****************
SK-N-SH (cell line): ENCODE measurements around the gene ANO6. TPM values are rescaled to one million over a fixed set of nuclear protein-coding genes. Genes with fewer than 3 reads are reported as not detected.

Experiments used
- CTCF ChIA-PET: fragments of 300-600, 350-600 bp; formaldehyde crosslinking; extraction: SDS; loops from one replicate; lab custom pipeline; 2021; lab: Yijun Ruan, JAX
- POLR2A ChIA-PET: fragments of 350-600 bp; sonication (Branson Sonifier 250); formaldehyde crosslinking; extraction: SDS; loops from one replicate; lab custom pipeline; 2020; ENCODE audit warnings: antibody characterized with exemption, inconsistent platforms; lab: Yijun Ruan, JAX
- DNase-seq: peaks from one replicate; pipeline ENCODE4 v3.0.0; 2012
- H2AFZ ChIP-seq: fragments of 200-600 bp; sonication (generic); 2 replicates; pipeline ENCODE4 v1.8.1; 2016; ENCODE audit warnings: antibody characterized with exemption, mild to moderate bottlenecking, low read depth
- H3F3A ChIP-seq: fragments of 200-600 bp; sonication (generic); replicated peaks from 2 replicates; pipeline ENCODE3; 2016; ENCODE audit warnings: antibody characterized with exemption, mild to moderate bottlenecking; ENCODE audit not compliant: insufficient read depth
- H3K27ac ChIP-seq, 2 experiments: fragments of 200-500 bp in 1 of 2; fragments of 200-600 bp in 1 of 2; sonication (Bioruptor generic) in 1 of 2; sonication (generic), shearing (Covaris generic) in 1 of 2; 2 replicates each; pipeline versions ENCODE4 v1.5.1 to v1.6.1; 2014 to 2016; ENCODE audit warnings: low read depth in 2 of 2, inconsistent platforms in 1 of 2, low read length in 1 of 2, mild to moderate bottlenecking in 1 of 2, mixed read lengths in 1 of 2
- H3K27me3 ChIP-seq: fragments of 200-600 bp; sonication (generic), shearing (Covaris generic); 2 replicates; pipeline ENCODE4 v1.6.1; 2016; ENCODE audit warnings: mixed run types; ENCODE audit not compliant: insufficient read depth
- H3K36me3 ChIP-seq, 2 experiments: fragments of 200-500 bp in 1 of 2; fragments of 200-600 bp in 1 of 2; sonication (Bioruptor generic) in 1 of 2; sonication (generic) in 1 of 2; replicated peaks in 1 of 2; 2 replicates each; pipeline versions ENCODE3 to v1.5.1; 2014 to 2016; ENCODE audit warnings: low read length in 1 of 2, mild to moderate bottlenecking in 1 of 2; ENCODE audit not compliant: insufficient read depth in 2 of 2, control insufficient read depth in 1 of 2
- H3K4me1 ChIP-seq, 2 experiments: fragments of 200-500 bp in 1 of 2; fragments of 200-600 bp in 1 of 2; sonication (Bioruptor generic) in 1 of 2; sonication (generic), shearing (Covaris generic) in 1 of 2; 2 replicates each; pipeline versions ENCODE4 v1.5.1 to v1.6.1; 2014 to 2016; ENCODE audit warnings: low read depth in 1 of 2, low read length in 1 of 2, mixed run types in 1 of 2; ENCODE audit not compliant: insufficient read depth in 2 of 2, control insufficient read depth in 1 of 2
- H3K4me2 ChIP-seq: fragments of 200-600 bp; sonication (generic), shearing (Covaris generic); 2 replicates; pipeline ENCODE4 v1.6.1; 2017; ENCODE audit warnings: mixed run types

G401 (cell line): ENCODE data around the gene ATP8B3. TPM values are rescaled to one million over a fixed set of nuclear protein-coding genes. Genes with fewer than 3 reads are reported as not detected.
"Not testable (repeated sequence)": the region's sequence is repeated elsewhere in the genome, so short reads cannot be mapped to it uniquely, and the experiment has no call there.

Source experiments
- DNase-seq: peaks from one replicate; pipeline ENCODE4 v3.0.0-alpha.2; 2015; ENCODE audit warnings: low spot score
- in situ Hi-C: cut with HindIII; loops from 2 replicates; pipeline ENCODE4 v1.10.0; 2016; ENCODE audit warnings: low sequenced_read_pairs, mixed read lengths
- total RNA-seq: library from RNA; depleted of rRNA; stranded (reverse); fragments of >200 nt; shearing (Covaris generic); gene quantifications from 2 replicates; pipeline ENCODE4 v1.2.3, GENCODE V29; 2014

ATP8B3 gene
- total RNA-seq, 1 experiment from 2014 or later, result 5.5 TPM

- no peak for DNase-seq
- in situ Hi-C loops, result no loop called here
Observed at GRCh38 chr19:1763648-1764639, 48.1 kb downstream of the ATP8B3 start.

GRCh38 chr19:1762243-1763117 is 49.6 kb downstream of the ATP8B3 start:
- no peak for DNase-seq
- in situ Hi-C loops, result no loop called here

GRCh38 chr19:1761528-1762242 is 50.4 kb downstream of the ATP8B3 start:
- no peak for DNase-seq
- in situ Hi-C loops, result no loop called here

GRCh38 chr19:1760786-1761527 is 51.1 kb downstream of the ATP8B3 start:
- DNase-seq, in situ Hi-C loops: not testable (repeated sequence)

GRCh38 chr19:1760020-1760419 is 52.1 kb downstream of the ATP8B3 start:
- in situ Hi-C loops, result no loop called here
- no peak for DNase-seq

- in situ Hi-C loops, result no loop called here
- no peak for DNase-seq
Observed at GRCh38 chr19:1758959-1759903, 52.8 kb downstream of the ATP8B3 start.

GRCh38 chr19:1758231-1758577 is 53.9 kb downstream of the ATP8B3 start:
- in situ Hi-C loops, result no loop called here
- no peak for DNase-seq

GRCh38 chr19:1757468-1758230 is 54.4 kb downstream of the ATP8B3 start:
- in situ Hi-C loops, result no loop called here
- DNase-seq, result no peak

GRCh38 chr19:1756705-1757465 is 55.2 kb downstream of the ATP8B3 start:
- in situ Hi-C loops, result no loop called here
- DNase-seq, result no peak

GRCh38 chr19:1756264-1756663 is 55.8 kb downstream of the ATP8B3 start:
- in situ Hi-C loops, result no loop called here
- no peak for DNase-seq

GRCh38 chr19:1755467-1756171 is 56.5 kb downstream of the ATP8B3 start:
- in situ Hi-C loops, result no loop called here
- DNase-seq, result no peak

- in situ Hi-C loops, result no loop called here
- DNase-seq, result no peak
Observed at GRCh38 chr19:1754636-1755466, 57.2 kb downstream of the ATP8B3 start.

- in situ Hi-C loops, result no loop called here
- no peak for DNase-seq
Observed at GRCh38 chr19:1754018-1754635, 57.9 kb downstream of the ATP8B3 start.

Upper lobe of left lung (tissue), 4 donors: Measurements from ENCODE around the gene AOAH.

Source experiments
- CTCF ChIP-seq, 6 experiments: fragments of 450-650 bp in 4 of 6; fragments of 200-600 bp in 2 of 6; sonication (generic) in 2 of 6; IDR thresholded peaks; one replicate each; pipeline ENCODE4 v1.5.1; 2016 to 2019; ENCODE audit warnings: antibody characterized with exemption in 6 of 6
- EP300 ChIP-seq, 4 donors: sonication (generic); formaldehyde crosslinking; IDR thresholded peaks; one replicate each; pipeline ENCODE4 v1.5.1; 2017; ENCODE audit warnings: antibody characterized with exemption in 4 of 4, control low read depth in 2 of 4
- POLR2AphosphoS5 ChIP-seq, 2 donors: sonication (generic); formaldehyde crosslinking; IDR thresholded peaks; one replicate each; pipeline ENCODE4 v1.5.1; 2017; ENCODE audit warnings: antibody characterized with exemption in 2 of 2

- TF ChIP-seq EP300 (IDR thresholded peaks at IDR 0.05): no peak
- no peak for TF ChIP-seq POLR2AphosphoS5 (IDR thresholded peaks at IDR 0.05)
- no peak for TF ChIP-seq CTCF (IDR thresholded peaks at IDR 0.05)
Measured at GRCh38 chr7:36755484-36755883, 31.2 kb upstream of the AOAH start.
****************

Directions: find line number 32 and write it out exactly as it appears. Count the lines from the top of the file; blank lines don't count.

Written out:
GRCh38 chr19:1760020-1760419 is 52.1 kb downstream of the ATP8B3 start: